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Evans' legacy still lives at Martinsville

October 24, 2013, David Caraviello,

Stewart-Haas Racing tire specialist carries on track's modified tradition (CIA Stock Photo)

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Every trip to Martinsville Speedway brings the same routine for Jeff Zarrella. The tire specialist for Stewart-Haas Racing pulls out the orange T-shirt bearing the No. 61, and packs it away in the backpack he carries with him to the race track each day. And then, he hopes for another chance to return Richie Evans to Victory Lane at a place that once meant so much to modified racing.

He may work for Danica Patrick's race team these days, but deep down Zarrella will always be a modified racer -- and there was no greater modified racer than Evans, the nine-time national champion who was inducted into the NASCAR Hall of Fame last year. And so much of Evans' legacy centers on Martinsville, a track that once hosted the Daytona 500 of modified racing, where Evans earned 10 feature victories -- and on a dark day in 1985, met his demise.

Zarrella was there, working on the team of driver Reggie Ruggerio. "Silence. Just silence," he said of the reaction when word began to spread that Evans had suffered a bad crash in practice. Zarrella would endure the same thing two years later when another modified great, Charlie Jarzombek, died at the same track. And then again when still another driver, Corky Cookman, was killed in Jarzombek's benefit race at Thompson Speedway in Connecticut.

Finally, he had suffered enough. Weighed down by grief, Zarrella walked away from racing, and turned what was supposed to be a two-week vacation in Hawaii into a new life in paradise. Ultimately, Martinsville drove him out.

And Martinsville brought him back.

And Martinsville still drives him, to this day.

"The special part of Martinsville remains in my heart," said Zarrella, a 55-year-old native of Southington, Conn., who now lives in North Carolina. "It just continues to be there."

The modified cars no longer compete at Martinsville, which Sunday hosts a crucial race in the Chase for the NASCAR Sprint Cup. But for years, it held a modified event that was as big as any other on the sport's oldest touring circuit. "Our Daytona. Our holy grail," Zarrella called Martinsville, and he knows because he was there, starting as a tire specialist in 1975, and later as a jack man. He worked with Ruggerio, with Rick Fuller, with Greg Sacks, with Ed Flemke Sr. This was a golden age of modified racing, a time when top drivers could make a good living in the series, an era which produced stars that glowed as brightly in own their universe as Cale Yarborough or Darrell Waltrip did in theirs.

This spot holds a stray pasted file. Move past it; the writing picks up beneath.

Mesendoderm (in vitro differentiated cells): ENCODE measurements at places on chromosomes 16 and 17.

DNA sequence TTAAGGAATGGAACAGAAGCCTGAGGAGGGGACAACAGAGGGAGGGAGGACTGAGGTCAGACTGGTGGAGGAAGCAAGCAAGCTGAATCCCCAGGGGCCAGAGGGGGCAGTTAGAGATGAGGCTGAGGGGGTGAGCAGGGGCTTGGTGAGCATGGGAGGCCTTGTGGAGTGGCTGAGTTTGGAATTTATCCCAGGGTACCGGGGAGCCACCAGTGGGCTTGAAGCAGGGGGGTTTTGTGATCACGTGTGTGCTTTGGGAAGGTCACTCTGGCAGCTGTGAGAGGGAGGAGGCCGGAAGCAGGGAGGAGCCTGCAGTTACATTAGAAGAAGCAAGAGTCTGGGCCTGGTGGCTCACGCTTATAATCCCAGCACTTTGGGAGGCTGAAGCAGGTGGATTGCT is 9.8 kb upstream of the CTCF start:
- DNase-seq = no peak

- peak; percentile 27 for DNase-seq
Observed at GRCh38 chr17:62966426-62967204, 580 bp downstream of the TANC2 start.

Zarrella shown working the jack in the pits at Martinsville

And foremost among them was Evans, whose charm and magnetism went unrivaled, who before each race would walk down the line of cars helping everyone ensure their vehicles would pass technical inspection, and yet at the same time joke they were all racing for second place. The Rome, N.Y., native was well-known for the advice he gave to other drivers, not to mention the firesuits, tires, or even engines he would dispense to other competitors in financial need. Evans was the rare driver who could dominate opponents while being universally beloved by them at the same time.

While Zarrella and Evans weren't particularly close friends, within the modified ranks the nine-time champion was hardly a stranger. "Knew him to go in and have a beer," Zarrella said. "We used to get our race cars from him. It wasn’t like me and him were best buddies hanging out. But he was somebody I looked up to, and his ethics and stuff, I tried to mirror. When they invented the word 'racer,' that’s who I think of."

All of which made Oct. 24, 1985, such a blow to the gut. Evans was practicing for a feature at Martinsville when he crashed heavily in Turn 3. At 44 -- and still near the peak of his career, given that he would clinch his ninth championship posthumously -- he was gone, and a garage area that revered him was left to wander through the remainder of the event weekend in shock.